Hydrotherapy - The therapeutic use of water, ice, steam, and hot and cold temperatures to maintain and restore health. Good for labor pain and childbirth, muscle problems, rheumatism, stress and tension. Treatments include full body immersion, steam baths, saunas, sitz baths, and hot, and/or cold compresses. Hydortherapy has been used to treat disease and injury by many different cultures, including the Egyptians, Assyrians, Babylonians, Persians, Greeks, Hebrews, Hindus, Chinese, and Native Americans. Contrast therapies are those that alternative between hot and cold water in the same treatment.
CAUTIONS: Hyperthermia (a fever-induction therapy) can be hazardous for certain people and conditions, and should only be performed under the supervision of a qualified practitioner. Those who suffer from eczema and other skin conditions, or acute heart disease, should avoid neutral bathing (full immersion therapy that submerges the body up to the neck in water from 92 to 98 degrees Fahrenheit for an hour or longer).

Naturopathic (“nay-chur-o-PATH-ic”) - Naturopathic medicine proposes that there is a healing power in the body that establishes, maintains, and restores health. Practitioners work with the patient with a goal of supporting this power, through treatments such as nutrition and lifestyle counseling, dietary supplements, medicinal plants, exercise, homeopathy, and treatments from traditional Chinese medicine.

Osteopathic (“ahs-tee-oh-PATH-ic”) - medicine is a form of conventional medicine that, in part, emphasizes diseases arising in the musculoskeletal system. There is an underlying belief that all of the body’s systems work together, and disturbances in one system may affect function elsewhere in the body. Some osteopathic physicians practice osteopathic manipulation, a full-body system of hands-on techniques to alleviate pain, restore function, and promote health and well-being.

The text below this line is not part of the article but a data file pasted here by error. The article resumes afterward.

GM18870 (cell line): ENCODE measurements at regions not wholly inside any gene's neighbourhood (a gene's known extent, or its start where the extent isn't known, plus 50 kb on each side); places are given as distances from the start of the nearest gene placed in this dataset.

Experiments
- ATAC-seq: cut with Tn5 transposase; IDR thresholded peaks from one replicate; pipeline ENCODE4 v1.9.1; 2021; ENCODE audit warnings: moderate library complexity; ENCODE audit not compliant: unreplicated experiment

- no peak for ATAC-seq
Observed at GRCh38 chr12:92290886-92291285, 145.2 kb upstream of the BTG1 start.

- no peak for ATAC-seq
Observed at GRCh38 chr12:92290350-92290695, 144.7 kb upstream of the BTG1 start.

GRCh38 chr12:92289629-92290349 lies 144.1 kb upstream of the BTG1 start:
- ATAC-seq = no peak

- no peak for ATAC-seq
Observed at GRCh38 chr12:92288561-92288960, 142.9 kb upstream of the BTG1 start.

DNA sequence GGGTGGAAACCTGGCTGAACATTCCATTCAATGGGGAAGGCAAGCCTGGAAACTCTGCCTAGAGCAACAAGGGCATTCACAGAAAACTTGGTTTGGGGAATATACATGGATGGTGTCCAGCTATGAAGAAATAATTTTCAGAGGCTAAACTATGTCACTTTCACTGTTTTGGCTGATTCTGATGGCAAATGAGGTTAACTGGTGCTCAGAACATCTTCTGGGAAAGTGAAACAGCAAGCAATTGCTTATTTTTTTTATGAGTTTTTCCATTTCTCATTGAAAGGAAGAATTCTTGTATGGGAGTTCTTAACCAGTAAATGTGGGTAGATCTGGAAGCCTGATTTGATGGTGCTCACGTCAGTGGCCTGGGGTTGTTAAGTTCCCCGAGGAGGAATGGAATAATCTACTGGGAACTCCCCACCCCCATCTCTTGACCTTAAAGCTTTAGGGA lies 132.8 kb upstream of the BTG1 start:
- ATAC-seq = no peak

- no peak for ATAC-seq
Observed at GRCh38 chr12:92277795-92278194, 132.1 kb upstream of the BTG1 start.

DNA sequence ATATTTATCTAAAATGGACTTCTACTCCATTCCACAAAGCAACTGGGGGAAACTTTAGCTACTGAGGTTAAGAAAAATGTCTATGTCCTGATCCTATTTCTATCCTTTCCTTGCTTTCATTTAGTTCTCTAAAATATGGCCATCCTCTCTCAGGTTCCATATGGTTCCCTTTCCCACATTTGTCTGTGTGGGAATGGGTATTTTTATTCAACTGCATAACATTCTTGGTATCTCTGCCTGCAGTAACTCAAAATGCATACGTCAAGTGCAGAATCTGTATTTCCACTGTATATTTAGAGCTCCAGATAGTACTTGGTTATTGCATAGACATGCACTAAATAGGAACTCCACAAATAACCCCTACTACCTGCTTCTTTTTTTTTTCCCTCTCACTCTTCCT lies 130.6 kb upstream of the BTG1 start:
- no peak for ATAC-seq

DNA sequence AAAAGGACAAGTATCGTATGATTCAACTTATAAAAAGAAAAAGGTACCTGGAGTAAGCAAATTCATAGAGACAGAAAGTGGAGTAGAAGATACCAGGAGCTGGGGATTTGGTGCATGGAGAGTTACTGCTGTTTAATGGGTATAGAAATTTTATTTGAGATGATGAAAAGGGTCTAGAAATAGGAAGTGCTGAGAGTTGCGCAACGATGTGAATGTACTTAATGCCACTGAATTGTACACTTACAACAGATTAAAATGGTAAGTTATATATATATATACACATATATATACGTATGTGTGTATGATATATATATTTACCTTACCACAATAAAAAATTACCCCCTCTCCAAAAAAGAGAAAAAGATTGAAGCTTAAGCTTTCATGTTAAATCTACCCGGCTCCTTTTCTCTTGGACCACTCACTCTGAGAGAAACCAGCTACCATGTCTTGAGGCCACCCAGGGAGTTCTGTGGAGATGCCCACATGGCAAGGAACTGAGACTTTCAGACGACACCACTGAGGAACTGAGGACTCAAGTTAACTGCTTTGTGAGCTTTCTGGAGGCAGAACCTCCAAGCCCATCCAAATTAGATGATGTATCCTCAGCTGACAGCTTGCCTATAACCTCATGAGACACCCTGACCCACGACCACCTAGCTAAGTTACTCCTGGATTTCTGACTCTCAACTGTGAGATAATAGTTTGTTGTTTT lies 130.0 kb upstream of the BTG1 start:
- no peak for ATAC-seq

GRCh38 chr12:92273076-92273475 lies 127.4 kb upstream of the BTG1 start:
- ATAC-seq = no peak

Cranial Osteopathy - Specialist technique in which the bones of the skull are manipulated. Useful for childbirth pains, ADD, ADHD, learning difficulties, sinus conditions, TMJ and tinnitus.

Craniosacral Therapy (CST) - Adapted form of cranial osteopathy.

Qi gong (“chee-GUNG”) - a component of traditional Chinese medicine that combines movement, meditation, and regulation of breathing to enhance the flow of qi (an ancient term given to what is believed to be vital energy) in the body, improve blood circulation, and enhance immune function.

Shiatsu - Stimulating the vital points along the body’s meridians in order to encourage healing and maintaining good health.

Therapeutic Touch - is derived from an ancient technique called laying-on of hands. It is based on the premise that it is the healing force of the therapist (unlike Reiki) that affects the patient’s recovery; healing is promoted when the body’s energies are in balance; and, by passing their hands over the patient, healers can identify energy imbalances.

Traditional Chinese Medicine (TCM) - is the current name for an ancient system of health care from China. TCM is based on a concept of balanced qi (pronounced “chee”), or vital energy, that is believed to flow throughout the body. Qi is proposed to regulate a person’s spiritual, emotional, mental, and physical balance and to be influenced by the opposing forces of yin (negative energy) and yang (positive energy). Disease is proposed to result from the flow of qi being disrupted and yin and yang becoming imbalanced. Among the components of TCM are herbal and nutritional therapy, restorative physical exercises, meditation, acupuncture, and remedial massage.

Yoga - Spiritual and physical exercises to encourage health and well-being. Useful for conditions such as anxiety, arthritis, headache, migraine, multiple sclerosis, osteoporosis, pregnancy, rheumatoid arthritis, and more.